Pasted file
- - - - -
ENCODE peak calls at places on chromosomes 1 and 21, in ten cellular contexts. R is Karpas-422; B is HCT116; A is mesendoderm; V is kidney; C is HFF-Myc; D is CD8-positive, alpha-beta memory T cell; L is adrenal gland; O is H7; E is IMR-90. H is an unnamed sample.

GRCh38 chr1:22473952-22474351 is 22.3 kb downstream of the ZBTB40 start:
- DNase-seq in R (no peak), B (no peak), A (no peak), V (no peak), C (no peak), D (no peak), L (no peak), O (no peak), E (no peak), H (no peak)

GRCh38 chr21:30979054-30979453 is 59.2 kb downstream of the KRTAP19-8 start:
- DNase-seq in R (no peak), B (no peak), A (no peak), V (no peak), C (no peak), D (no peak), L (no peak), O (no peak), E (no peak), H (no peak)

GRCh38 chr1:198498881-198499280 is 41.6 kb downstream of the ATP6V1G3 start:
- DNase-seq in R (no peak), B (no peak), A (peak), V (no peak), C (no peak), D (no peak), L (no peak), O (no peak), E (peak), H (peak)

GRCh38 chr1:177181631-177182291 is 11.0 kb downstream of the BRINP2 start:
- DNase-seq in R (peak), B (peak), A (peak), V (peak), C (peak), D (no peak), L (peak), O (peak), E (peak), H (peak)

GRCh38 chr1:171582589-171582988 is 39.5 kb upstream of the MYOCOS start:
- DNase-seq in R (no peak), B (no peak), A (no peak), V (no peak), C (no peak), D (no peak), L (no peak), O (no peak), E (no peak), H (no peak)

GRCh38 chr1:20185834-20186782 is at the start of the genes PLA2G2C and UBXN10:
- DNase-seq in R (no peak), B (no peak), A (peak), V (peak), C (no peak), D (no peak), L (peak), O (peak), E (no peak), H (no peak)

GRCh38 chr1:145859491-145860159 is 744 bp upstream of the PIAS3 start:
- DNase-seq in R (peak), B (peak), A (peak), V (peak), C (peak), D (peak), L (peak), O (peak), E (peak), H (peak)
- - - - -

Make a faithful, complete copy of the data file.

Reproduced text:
ENCODE peak calls at places on chromosomes 1 and 21, in ten cellular contexts. R is Karpas-422; B is HCT116; A is mesendoderm; V is kidney; C is HFF-Myc; D is CD8-positive, alpha-beta memory T cell; L is adrenal gland; O is H7; E is IMR-90. H is an unnamed sample.

GRCh38 chr1:22473952-22474351 is 22.3 kb downstream of the ZBTB40 start:
- DNase-seq in R (no peak), B (no peak), A (no peak), V (no peak), C (no peak), D (no peak), L (no peak), O (no peak), E (no peak), H (no peak)

GRCh38 chr21:30979054-30979453 is 59.2 kb downstream of the KRTAP19-8 start:
- DNase-seq in R (no peak), B (no peak), A (no peak), V (no peak), C (no peak), D (no peak), L (no peak), O (no peak), E (no peak), H (no peak)

GRCh38 chr1:198498881-198499280 is 41.6 kb downstream of the ATP6V1G3 start:
- DNase-seq in R (no peak), B (no peak), A (peak), V (no peak), C (no peak), D (no peak), L (no peak), O (no peak), E (peak), H (peak)

GRCh38 chr1:177181631-177182291 is 11.0 kb downstream of the BRINP2 start:
- DNase-seq in R (peak), B (peak), A (peak), V (peak), C (peak), D (no peak), L (peak), O (peak), E (peak), H (peak)

GRCh38 chr1:171582589-171582988 is 39.5 kb upstream of the MYOCOS start:
- DNase-seq in R (no peak), B (no peak), A (no peak), V (no peak), C (no peak), D (no peak), L (no peak), O (no peak), E (no peak), H (no peak)

GRCh38 chr1:20185834-20186782 is at the start of the genes PLA2G2C and UBXN10:
- DNase-seq in R (no peak), B (no peak), A (peak), V (peak), C (no peak), D (no peak), L (peak), O (peak), E (no peak), H (no peak)

GRCh38 chr1:145859491-145860159 is 744 bp upstream of the PIAS3 start:
- DNase-seq in R (peak), B (peak), A (peak), V (peak), C (peak), D (peak), L (peak), O (peak), E (peak), H (peak)